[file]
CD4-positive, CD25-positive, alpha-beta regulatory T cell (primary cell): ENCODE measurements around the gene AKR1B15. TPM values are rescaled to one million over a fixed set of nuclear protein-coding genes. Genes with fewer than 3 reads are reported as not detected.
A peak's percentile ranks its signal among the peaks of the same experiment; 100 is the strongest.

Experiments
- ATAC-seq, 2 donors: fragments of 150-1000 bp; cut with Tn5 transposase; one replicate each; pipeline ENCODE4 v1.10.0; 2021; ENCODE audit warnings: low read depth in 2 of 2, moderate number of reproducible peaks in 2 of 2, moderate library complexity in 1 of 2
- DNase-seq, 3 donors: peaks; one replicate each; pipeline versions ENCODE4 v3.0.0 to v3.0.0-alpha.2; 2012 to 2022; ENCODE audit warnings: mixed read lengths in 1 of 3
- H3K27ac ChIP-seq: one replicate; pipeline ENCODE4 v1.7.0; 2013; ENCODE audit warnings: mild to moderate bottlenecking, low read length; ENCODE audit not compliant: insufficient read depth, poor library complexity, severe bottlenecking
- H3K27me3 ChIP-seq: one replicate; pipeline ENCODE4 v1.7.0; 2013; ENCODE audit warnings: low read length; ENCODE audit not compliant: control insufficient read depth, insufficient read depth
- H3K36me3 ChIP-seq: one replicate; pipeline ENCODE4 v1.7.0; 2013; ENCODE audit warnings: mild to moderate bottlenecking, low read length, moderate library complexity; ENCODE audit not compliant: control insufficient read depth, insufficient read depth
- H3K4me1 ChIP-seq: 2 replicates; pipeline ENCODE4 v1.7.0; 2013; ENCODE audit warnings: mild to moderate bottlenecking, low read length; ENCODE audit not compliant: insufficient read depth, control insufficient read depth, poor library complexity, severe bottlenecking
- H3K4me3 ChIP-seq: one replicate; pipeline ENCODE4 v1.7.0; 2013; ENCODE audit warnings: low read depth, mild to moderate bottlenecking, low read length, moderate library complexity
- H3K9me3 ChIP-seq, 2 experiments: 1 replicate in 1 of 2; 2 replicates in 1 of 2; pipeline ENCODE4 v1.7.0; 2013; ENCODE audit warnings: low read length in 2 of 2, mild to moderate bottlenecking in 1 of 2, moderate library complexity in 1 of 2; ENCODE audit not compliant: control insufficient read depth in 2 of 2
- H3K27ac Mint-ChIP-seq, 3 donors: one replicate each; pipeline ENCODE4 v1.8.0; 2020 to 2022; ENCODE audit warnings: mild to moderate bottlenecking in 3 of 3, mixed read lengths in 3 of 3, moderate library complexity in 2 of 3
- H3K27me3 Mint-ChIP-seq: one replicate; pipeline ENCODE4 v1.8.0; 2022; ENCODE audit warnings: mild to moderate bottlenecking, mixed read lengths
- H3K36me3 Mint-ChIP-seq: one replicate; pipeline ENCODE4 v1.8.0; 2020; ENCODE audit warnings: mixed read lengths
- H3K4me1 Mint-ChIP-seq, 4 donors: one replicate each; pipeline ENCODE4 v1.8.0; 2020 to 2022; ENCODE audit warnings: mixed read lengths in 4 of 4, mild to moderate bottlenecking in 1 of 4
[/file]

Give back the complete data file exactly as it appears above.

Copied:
CD4-positive, CD25-positive, alpha-beta regulatory T cell (primary cell): ENCODE measurements around the gene AKR1B15. TPM values are rescaled to one million over a fixed set of nuclear protein-coding genes. Genes with fewer than 3 reads are reported as not detected.
A peak's percentile ranks its signal among the peaks of the same experiment; 100 is the strongest.

Experiments
- ATAC-seq, 2 donors: fragments of 150-1000 bp; cut with Tn5 transposase; one replicate each; pipeline ENCODE4 v1.10.0; 2021; ENCODE audit warnings: low read depth in 2 of 2, moderate number of reproducible peaks in 2 of 2, moderate library complexity in 1 of 2
- DNase-seq, 3 donors: peaks; one replicate each; pipeline versions ENCODE4 v3.0.0 to v3.0.0-alpha.2; 2012 to 2022; ENCODE audit warnings: mixed read lengths in 1 of 3
- H3K27ac ChIP-seq: one replicate; pipeline ENCODE4 v1.7.0; 2013; ENCODE audit warnings: mild to moderate bottlenecking, low read length; ENCODE audit not compliant: insufficient read depth, poor library complexity, severe bottlenecking
- H3K27me3 ChIP-seq: one replicate; pipeline ENCODE4 v1.7.0; 2013; ENCODE audit warnings: low read length; ENCODE audit not compliant: control insufficient read depth, insufficient read depth
- H3K36me3 ChIP-seq: one replicate; pipeline ENCODE4 v1.7.0; 2013; ENCODE audit warnings: mild to moderate bottlenecking, low read length, moderate library complexity; ENCODE audit not compliant: control insufficient read depth, insufficient read depth
- H3K4me1 ChIP-seq: 2 replicates; pipeline ENCODE4 v1.7.0; 2013; ENCODE audit warnings: mild to moderate bottlenecking, low read length; ENCODE audit not compliant: insufficient read depth, control insufficient read depth, poor library complexity, severe bottlenecking
- H3K4me3 ChIP-seq: one replicate; pipeline ENCODE4 v1.7.0; 2013; ENCODE audit warnings: low read depth, mild to moderate bottlenecking, low read length, moderate library complexity
- H3K9me3 ChIP-seq, 2 experiments: 1 replicate in 1 of 2; 2 replicates in 1 of 2; pipeline ENCODE4 v1.7.0; 2013; ENCODE audit warnings: low read length in 2 of 2, mild to moderate bottlenecking in 1 of 2, moderate library complexity in 1 of 2; ENCODE audit not compliant: control insufficient read depth in 2 of 2
- H3K27ac Mint-ChIP-seq, 3 donors: one replicate each; pipeline ENCODE4 v1.8.0; 2020 to 2022; ENCODE audit warnings: mild to moderate bottlenecking in 3 of 3, mixed read lengths in 3 of 3, moderate library complexity in 2 of 3
- H3K27me3 Mint-ChIP-seq: one replicate; pipeline ENCODE4 v1.8.0; 2022; ENCODE audit warnings: mild to moderate bottlenecking, mixed read lengths
- H3K36me3 Mint-ChIP-seq: one replicate; pipeline ENCODE4 v1.8.0; 2020; ENCODE audit warnings: mixed read lengths
- H3K4me1 Mint-ChIP-seq, 4 donors: one replicate each; pipeline ENCODE4 v1.8.0; 2020 to 2022; ENCODE audit warnings: mixed read lengths in 4 of 4, mild to moderate bottlenecking in 1 of 4